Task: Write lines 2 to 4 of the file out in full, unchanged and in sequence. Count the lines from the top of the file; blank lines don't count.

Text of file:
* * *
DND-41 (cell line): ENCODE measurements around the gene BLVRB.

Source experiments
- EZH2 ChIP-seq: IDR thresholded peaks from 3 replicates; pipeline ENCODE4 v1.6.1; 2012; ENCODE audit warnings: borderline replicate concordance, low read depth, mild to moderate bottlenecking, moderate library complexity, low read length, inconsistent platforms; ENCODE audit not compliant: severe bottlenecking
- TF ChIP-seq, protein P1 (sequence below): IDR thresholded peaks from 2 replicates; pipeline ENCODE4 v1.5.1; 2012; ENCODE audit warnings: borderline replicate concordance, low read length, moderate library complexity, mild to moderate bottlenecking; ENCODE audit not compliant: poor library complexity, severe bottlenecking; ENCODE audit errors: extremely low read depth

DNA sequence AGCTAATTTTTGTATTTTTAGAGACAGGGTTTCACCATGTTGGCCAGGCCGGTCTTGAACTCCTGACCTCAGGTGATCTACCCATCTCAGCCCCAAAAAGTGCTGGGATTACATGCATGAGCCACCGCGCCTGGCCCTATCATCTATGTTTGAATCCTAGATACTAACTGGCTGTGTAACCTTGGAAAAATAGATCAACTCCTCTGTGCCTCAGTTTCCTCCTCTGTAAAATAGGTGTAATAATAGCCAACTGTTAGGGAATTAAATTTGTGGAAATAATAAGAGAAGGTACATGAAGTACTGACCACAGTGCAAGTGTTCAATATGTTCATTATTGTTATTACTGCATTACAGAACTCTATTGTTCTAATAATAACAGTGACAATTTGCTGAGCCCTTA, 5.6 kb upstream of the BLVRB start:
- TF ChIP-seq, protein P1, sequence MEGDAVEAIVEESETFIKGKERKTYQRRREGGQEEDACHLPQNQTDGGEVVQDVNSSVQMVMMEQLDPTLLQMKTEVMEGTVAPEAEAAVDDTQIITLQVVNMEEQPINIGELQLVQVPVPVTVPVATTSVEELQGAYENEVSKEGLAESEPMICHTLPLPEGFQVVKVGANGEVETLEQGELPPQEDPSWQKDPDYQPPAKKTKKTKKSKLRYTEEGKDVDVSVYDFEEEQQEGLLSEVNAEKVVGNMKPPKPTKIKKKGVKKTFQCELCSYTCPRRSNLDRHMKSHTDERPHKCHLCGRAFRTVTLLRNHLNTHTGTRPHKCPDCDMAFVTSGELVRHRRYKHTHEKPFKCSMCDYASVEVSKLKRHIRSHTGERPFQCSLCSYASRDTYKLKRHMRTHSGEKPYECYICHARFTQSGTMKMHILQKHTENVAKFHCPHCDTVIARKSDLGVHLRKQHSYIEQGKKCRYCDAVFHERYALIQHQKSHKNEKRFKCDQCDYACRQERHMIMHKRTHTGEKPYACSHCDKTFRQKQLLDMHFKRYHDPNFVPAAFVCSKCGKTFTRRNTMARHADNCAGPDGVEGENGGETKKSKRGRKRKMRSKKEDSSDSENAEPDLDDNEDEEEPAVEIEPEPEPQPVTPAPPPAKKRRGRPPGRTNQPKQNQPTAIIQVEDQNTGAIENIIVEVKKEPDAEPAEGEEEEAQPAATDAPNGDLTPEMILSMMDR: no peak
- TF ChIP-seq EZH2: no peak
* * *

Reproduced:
Source experiments
- EZH2 ChIP-seq: IDR thresholded peaks from 3 replicates; pipeline ENCODE4 v1.6.1; 2012; ENCODE audit warnings: borderline replicate concordance, low read depth, mild to moderate bottlenecking, moderate library complexity, low read length, inconsistent platforms; ENCODE audit not compliant: severe bottlenecking
- TF ChIP-seq, protein P1 (sequence below): IDR thresholded peaks from 2 replicates; pipeline ENCODE4 v1.5.1; 2012; ENCODE audit warnings: borderline replicate concordance, low read length, moderate library complexity, mild to moderate bottlenecking; ENCODE audit not compliant: poor library complexity, severe bottlenecking; ENCODE audit errors: extremely low read depth